With the debate over the Employee Free Choice Act, one of the most common arguments from opponents is that the Act would give allow unions to coerce workers into joining unions. In actuality, the law would lessen employers capacity to use a combination of legal and illegal intimidation tactics to prevent their workers from forming unions.
Often left out of this discussion is how workers seeking to form unions are subject not only to aggressive anti-union campaigns from employers, but also how they are frequently fired for attempting to organize.
A new report from the Center for Economic and Policy Research has found that pro-union workers were fired in 26% of union election campaigns between the years 2001-2007. This is up from a rate of 16% in the 1990s and almost near the historical peak of 31% in 1981 to 1985.
According to the report:
“If we assume that employers target union organizers and activists, and that union organizers and activists make up about 10 percent of pro-union workers, our estimates suggest that about one-in- five union organizers or activists can expect to be fired as a result of their activities in a union election campaign. Even after we adjust for the increase in organizing campaigns not built around NLRB elections, our calculations suggest that more than one-in-seven union organizers and activists are illegally fired while trying to organize unions at their place of work.”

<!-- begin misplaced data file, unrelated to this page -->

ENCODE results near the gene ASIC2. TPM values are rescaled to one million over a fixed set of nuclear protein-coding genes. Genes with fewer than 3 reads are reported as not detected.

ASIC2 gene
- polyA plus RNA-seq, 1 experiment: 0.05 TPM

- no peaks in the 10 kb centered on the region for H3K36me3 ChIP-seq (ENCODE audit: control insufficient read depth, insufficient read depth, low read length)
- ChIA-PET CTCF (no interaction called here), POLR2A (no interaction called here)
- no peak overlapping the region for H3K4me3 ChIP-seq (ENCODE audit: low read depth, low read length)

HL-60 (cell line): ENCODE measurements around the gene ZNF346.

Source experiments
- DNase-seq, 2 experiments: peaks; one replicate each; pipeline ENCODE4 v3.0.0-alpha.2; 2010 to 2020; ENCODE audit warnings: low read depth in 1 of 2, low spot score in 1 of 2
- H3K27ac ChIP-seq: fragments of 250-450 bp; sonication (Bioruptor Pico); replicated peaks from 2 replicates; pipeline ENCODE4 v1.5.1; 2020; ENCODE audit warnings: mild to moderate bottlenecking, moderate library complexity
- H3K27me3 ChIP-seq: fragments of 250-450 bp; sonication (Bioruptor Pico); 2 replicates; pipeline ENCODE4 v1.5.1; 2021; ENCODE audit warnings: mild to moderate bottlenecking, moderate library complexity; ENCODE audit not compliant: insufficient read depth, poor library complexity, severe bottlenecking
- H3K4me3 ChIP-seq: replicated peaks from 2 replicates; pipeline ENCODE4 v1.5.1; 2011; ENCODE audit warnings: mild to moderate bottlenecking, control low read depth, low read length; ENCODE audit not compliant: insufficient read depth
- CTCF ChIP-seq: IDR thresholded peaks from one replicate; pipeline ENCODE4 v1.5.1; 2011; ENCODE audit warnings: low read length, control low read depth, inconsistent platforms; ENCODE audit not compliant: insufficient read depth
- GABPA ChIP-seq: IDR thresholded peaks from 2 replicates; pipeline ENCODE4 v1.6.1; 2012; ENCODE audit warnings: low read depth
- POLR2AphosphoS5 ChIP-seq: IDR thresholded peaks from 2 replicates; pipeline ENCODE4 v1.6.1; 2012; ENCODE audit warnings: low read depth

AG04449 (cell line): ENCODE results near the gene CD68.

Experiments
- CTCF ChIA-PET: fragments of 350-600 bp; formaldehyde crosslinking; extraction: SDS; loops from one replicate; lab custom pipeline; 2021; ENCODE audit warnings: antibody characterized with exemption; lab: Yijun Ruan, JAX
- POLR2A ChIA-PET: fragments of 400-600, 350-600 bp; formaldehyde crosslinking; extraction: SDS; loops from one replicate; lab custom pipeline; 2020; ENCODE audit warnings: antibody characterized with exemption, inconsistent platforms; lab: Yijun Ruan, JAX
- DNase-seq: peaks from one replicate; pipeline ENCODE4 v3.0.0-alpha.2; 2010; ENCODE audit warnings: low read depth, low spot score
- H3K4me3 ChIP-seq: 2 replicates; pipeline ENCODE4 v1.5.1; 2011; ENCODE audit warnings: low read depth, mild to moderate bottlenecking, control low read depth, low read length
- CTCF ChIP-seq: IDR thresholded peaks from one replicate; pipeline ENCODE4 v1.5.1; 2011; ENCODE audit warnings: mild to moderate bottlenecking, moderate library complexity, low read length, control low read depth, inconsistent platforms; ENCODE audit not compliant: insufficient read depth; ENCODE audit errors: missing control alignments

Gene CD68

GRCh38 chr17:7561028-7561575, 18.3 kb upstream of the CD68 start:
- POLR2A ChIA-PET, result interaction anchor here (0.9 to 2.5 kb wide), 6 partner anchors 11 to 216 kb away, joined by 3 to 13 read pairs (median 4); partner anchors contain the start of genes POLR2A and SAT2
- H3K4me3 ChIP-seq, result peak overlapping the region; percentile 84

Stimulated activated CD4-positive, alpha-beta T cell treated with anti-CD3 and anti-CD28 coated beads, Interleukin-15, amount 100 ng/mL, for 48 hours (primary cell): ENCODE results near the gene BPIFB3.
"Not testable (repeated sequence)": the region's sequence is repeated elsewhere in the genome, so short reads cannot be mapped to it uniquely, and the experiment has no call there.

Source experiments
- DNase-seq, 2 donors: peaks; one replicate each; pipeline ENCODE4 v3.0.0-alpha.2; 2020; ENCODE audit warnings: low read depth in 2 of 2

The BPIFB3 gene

Illegal Firings Possible because of Limited Penalties
The report argues that aggressive–and frequently illegal–anti-union behavior from employers has undermined the ability of workers to form unions.
This behavior is enabled by the fact that the National Labor Relations Act (NLRA) allows for limited penalties for illegal firings. It requires only that companies pay back pay minus any earnings since a worker was fired.
According to the report, this gives companies an important anti-union tool. They can fire a worker (most often an organizer), possibly disrupting the union, and effectively intimidating the rest of the union’s supporters in advance of the NLRB-supervised union election.